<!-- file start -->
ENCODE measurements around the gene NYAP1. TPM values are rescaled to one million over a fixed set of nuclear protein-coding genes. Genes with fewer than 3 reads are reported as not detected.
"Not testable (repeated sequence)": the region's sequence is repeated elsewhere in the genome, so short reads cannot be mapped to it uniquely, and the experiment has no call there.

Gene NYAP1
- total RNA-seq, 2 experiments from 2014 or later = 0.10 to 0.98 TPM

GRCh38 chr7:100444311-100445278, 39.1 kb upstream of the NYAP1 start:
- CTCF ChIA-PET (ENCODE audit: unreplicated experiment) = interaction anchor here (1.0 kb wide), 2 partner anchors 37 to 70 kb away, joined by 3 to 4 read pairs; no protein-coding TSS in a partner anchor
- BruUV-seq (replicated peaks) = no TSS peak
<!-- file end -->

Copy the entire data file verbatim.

ENCODE measurements around the gene NYAP1. TPM values are rescaled to one million over a fixed set of nuclear protein-coding genes. Genes with fewer than 3 reads are reported as not detected.
"Not testable (repeated sequence)": the region's sequence is repeated elsewhere in the genome, so short reads cannot be mapped to it uniquely, and the experiment has no call there.

Gene NYAP1
- total RNA-seq, 2 experiments from 2014 or later = 0.10 to 0.98 TPM

GRCh38 chr7:100444311-100445278, 39.1 kb upstream of the NYAP1 start:
- CTCF ChIA-PET (ENCODE audit: unreplicated experiment) = interaction anchor here (1.0 kb wide), 2 partner anchors 37 to 70 kb away, joined by 3 to 4 read pairs; no protein-coding TSS in a partner anchor
- BruUV-seq (replicated peaks) = no TSS peak